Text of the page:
For clients just starting their journey, our work has been focused on education – helping to define and communicate the organization’s strategy, commitment, and actions around health equity. There’s still a high need for education in this space.

For clients further along in their journey, our work has been focused on action and activation – helping them to prioritize investments and actions that will yield the greatest impact, and to demonstrate continued commitment to equitable outcomes.

What are some of the things health communicators often get wrong when it comes to health equity and multicultural communications?

There are many examples, but here are a couple: First, not considering equity or culture at all or considering this work as a “nice to have” ESG charitable endeavor. Advancing health equity has a moral and strategic business impact. We’re talking life or death. Second, focusing on messages and what sounds great, when those messages aren’t grounded in tangible actions and impact. 

M Booth Health recently released a study called The Pharma Brandemic, which is based on a survey of 1,000 demographically diverse adults across the U.S. on a wide range of health care–related issues. What were some of the most interesting findings related to BIPOC, and what are the implications?

Our Pharma Brandemic research focuses on patient empowerment and expectations as a result of COVID-19, and the implications for pharma marketers and communicators in this new dynamic. While last year focused on the impact of the COVID-19 vaccine race on awareness of pharma brands, this year’s results are expanded and show that the increase in patient knowledge and expectations is only the beginning.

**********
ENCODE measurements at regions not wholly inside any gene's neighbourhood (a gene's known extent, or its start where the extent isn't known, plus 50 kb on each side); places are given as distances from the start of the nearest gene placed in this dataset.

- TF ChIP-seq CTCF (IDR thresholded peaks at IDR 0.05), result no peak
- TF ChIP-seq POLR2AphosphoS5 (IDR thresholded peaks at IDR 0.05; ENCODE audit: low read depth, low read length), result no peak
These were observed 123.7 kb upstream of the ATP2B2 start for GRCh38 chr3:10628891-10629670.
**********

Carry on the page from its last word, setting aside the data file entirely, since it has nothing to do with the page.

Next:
Our data show that African American and Latinx patients are becoming increasingly vocal, knowledgeable, and engaged in their care because we have to be – it’s a matter of life and death. This is why audiences of color are taking matters into their own hands, because there is recognition that we can’t rely on others. This has extended even further to taking a more proactive approach to health management more generally – from speaking up more in the doctor’s office to engaging with pharma on social media.

We are hit the hardest whenever there is any pandemic or endemic. Credible health information from trusted sources is crucial to amplify the health of Black and Latinx populations, who are impacted by COVID and many other critical conditions at disproportionate rates.

This is a critical moment in time for the health care sector – and in particular, pharma – to engage these audiences authentically. Our research shows that African American and Latinx patients want pharma to:

  • Address health misinformation head-on, helping patients to distinguish between false and accurate health information;
  • Be more honest and realistic about realities of diseases and treatments, and use simple, clear language, and
  • Show patients what goes on behind the scenes at pharma companies, such as how drugs are developed and priced.

It’s important to mention that these findings don’t apply to everyone. Important gaps still exist in digital equity, health literacy, language barriers, etc. – which, again, disproportionately impact people of color.

What inspired your personal passion for advancing health equity?

My passion for this work is inspired by the intersection of my lived experience with the health system and career experience as a health marketer. I’ve been in the doctor’s office and experienced discrimination. I’ve been in agency halls and noticed the gaps in representation, strategic practices, and diverse perspectives. The work is born out of a need to act – to share knowledge, challenge the status quo, and partner on solutions that help advance health equity for all.